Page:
Konstrukt & Peter Brötzmann – Dolunay

Posted: 16 August 2022 in Albums
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Karlrecords – 26th August 2022

Christopher Nosnibor

Konstrukt – the Istanbul-based collective led by multi-instrumentalist Umut Çağlar and reeds player Korhaan Futaci have, in their fourteen-year career amassed an impressive catalogue of works, many in collaboration with international luminaries of the experimental / jazz scene.

As the accompanying notes detail, ‘The German Free Jazz titan [Peter Brötzmann] was invited to the Deneyevi Studio in the Turkish capital in November 2008 where they recorded Dolunay, an album that was released three years later on a small label in Turkey only. Back then a quartet with drums AND percussion, guitar, reeds but NO bass player, KONSTRUKT and their iconic guest took off on a session full of fire and fury: shrieking reeds, thundering drums andandand… Free Jazz of the wildest, most energetic and kathartic (afterwards) kind!

And so, eleven years after its release, and a full fourteen since its recording, the epic that is Dolunay finally gets a vinyl release, having been remastered for the format. Karlrecords haven’t skimped, either: the six tracks, spanning just short of an hour, has been laid across four sides of 180-gram vinyl.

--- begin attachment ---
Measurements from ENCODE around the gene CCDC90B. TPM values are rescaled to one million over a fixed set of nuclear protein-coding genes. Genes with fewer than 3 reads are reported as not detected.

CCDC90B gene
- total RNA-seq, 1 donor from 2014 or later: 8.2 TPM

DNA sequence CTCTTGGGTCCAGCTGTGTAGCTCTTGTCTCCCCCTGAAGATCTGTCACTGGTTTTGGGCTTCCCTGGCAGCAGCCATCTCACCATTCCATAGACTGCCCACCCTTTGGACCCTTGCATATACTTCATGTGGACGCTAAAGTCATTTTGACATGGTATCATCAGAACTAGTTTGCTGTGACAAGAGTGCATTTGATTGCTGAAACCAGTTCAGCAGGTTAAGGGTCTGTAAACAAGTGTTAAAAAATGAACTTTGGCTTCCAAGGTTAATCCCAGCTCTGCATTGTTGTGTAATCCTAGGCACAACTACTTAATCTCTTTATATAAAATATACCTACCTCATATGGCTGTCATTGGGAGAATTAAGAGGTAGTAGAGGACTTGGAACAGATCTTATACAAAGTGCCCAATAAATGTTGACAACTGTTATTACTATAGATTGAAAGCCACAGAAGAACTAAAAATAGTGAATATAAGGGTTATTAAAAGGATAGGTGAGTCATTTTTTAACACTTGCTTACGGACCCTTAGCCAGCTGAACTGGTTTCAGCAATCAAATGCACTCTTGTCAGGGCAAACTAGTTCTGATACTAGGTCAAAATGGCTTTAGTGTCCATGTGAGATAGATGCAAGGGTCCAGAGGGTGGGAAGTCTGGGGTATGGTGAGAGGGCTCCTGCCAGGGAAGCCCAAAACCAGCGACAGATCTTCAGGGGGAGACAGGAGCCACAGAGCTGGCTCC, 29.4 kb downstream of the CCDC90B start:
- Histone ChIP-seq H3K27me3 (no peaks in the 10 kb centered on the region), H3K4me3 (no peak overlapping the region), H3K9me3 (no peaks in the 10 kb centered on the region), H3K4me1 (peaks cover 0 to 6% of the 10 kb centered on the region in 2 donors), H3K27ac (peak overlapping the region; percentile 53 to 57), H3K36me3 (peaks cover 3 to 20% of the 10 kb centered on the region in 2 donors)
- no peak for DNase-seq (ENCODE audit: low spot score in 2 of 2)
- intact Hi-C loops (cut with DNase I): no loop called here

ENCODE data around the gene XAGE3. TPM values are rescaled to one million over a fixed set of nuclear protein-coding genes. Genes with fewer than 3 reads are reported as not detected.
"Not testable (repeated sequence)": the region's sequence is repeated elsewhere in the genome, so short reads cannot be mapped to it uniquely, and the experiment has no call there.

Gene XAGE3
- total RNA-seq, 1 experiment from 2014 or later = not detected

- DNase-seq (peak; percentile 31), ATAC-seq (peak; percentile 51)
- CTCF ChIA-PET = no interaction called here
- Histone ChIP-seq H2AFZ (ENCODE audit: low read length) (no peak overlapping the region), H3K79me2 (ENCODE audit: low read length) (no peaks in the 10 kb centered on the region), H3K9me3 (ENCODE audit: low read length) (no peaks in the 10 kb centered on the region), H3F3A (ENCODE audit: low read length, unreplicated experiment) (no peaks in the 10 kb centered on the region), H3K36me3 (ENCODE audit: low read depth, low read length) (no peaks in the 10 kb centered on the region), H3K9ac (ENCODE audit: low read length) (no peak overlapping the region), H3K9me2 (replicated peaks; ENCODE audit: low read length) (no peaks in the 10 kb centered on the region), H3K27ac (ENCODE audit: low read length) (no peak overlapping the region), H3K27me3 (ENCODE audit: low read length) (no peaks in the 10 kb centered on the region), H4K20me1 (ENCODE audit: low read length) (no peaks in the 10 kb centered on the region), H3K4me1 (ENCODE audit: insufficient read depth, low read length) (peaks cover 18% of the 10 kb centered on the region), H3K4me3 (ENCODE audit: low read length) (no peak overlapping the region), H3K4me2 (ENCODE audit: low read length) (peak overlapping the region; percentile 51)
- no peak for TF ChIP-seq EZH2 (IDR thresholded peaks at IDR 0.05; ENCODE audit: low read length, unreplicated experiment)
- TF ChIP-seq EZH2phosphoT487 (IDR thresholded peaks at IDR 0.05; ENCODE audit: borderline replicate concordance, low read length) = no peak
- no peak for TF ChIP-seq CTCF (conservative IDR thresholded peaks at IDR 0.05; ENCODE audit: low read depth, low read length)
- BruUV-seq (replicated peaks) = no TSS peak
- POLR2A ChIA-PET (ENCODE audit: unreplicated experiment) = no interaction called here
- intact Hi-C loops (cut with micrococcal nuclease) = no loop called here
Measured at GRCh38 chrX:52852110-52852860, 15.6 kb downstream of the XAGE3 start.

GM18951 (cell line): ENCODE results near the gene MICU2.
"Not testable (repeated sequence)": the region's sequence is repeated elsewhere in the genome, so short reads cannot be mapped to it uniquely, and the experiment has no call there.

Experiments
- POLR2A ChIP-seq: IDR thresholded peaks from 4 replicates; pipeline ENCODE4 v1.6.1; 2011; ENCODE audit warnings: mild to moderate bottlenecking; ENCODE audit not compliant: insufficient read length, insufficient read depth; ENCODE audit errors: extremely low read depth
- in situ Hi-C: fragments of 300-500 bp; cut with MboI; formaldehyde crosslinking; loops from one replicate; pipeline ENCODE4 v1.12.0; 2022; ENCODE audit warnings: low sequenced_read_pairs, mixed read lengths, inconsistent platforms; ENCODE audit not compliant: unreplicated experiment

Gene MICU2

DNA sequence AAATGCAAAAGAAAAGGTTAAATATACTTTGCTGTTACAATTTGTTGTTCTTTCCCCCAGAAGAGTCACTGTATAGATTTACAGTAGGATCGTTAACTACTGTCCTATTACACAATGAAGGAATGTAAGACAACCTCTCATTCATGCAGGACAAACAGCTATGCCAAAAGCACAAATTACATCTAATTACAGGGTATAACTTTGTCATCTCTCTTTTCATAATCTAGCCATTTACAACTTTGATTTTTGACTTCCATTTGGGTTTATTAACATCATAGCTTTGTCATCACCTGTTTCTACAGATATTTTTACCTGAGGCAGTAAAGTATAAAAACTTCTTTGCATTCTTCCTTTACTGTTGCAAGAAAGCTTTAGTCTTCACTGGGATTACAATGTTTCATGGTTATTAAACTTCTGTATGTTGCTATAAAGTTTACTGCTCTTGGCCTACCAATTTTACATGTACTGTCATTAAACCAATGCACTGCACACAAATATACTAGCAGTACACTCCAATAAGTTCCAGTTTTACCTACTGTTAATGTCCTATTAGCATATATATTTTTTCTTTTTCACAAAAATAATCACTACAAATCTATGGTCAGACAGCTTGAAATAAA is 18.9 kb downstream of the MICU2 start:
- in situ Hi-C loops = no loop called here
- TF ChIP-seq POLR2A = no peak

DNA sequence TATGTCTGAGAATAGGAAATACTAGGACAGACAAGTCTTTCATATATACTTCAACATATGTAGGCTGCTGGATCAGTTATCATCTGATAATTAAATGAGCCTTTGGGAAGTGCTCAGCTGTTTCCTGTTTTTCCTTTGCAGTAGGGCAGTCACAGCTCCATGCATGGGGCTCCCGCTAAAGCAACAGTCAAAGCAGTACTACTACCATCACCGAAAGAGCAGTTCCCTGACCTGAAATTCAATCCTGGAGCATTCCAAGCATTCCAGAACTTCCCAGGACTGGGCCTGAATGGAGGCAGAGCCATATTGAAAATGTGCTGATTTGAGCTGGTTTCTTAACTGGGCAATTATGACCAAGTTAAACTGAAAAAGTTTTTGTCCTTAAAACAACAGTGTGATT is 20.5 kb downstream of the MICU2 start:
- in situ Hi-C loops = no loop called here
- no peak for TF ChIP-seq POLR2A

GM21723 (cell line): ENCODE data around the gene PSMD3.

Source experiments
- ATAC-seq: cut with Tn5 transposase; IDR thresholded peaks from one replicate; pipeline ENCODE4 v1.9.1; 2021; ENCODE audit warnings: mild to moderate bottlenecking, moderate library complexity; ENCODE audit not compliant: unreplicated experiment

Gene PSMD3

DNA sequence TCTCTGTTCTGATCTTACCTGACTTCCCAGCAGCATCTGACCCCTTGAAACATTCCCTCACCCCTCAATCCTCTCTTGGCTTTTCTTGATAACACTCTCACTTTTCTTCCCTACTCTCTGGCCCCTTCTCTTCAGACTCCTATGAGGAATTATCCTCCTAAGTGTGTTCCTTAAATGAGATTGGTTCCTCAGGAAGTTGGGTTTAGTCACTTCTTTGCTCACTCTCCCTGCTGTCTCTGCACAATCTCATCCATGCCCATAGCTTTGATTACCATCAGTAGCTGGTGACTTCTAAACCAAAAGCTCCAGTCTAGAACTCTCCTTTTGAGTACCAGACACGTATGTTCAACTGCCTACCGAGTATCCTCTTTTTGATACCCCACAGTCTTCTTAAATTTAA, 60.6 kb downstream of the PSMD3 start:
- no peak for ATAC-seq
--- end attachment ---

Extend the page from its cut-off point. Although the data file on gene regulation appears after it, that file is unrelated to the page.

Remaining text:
Now, oftentimes, double-vinyl pressings feel like a bit of a cash-in geared at audiophile snobs and hardcore collectors – you know the kind, who will drivel on endlessly about the superiority of gold-plated plugs and shit (and I say that as both a vinyl fan and owner of separates, but also someone who accept the limitations of human hearing, especially after years of live music) – butt this, this truly deserves the treatment.

Because of the slightly awkward track lengths in relative terms, they pack ‘Dolunay’ and ‘Siyah’ – at ten-plus minutes apiece onto the first side, but the advantage of this that the listener gets to feel the cumulative power of the slow-simmer of the wandering discord. Thee drums clatter and roll, but they’re subdued and distant on the title track while the brass weaves frantic. As one saxophone withers and slumps, puffed out and weary, another rises in its place to honk to the heavens. ‘Siyah’ is sparse and slow to begin, and almost smooth at times, before an unexpected twist toward the humming, thrumming, cacophonous a few minutes in – and by the mid-point, it’s a sustained explosion of sound. ‘Kurtlar’ nags and spirals with a twist of Eastern exotica, but then… then…

No, I don’t love this kind of thing – I often find it too much – way too much. I spend so much time just willing for it to end. But then, equally, I find myself marvelling not at the musicianship, but the audacity. And then along comes along a piece like ‘Makinalı’ and for all of the hectic rolling percussion and wandering reeds, there’s some tranquillity, at least to begin, and the breathing space allows time for reflection, and the realisation that this s quite remarkable, in technical terms… but then before long it’s a swarm of hornets in your head and aaaagh!

In its field, its exemplary, and pushes the parameters of free jazz to the max – but that also means that it is challenging, hard work even – but of course, hard work always brings its rewards.

AA

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